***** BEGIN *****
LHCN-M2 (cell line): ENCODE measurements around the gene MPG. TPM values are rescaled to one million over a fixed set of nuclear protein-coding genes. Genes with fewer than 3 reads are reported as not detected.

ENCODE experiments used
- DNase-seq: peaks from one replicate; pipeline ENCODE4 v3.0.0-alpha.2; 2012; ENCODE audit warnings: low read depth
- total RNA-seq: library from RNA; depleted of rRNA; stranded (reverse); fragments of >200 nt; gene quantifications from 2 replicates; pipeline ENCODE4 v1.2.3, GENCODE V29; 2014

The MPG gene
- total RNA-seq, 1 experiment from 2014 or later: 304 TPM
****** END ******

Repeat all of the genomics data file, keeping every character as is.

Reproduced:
LHCN-M2 (cell line): ENCODE measurements around the gene MPG. TPM values are rescaled to one million over a fixed set of nuclear protein-coding genes. Genes with fewer than 3 reads are reported as not detected.

ENCODE experiments used
- DNase-seq: peaks from one replicate; pipeline ENCODE4 v3.0.0-alpha.2; 2012; ENCODE audit warnings: low read depth
- total RNA-seq: library from RNA; depleted of rRNA; stranded (reverse); fragments of >200 nt; gene quantifications from 2 replicates; pipeline ENCODE4 v1.2.3, GENCODE V29; 2014

The MPG gene
- total RNA-seq, 1 experiment from 2014 or later: 304 TPM